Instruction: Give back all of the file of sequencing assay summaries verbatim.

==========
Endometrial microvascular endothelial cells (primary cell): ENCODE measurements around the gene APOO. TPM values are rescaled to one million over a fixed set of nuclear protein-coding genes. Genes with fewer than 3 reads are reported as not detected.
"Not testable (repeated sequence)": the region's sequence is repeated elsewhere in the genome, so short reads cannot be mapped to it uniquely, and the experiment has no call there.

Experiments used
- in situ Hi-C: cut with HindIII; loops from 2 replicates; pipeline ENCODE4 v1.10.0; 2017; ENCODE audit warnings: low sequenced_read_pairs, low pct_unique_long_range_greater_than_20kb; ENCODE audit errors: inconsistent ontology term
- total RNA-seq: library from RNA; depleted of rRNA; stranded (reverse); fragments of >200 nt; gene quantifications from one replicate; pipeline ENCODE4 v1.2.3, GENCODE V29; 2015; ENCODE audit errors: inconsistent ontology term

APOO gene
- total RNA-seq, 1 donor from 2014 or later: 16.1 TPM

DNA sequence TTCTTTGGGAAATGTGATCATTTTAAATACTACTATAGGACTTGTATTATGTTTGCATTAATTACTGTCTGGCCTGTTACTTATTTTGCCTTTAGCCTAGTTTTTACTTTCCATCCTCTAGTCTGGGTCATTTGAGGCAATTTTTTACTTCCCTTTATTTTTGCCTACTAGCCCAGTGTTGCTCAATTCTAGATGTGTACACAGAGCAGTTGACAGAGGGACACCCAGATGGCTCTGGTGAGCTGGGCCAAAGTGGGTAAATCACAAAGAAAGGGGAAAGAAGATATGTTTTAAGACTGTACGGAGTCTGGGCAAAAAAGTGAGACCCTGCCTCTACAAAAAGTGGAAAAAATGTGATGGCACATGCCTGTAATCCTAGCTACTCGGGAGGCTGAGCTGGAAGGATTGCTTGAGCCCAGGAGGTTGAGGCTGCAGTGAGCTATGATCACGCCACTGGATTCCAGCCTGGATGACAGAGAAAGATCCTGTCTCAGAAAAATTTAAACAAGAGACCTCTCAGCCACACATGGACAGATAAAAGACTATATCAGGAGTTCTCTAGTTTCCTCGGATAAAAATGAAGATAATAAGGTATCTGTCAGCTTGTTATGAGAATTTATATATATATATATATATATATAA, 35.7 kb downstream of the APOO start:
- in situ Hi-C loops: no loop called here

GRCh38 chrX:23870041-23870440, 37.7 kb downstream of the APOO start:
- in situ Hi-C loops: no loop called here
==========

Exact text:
Endometrial microvascular endothelial cells (primary cell): ENCODE measurements around the gene APOO. TPM values are rescaled to one million over a fixed set of nuclear protein-coding genes. Genes with fewer than 3 reads are reported as not detected.
"Not testable (repeated sequence)": the region's sequence is repeated elsewhere in the genome, so short reads cannot be mapped to it uniquely, and the experiment has no call there.

Experiments used
- in situ Hi-C: cut with HindIII; loops from 2 replicates; pipeline ENCODE4 v1.10.0; 2017; ENCODE audit warnings: low sequenced_read_pairs, low pct_unique_long_range_greater_than_20kb; ENCODE audit errors: inconsistent ontology term
- total RNA-seq: library from RNA; depleted of rRNA; stranded (reverse); fragments of >200 nt; gene quantifications from one replicate; pipeline ENCODE4 v1.2.3, GENCODE V29; 2015; ENCODE audit errors: inconsistent ontology term

APOO gene
- total RNA-seq, 1 donor from 2014 or later: 16.1 TPM

DNA sequence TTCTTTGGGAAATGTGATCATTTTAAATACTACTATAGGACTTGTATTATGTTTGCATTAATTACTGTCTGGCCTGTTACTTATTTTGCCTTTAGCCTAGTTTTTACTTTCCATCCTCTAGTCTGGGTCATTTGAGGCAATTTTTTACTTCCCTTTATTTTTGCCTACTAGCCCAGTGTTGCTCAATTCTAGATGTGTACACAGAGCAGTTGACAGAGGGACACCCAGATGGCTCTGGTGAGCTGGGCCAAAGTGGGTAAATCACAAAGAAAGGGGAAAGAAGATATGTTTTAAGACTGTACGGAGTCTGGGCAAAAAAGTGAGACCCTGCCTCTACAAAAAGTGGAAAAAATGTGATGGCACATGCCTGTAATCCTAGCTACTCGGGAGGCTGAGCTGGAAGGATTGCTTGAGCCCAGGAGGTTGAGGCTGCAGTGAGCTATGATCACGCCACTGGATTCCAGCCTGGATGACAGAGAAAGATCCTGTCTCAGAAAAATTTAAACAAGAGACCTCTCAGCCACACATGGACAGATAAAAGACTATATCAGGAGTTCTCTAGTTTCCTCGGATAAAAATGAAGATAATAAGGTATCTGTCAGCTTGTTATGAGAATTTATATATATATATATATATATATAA, 35.7 kb downstream of the APOO start:
- in situ Hi-C loops: no loop called here

GRCh38 chrX:23870041-23870440, 37.7 kb downstream of the APOO start:
- in situ Hi-C loops: no loop called here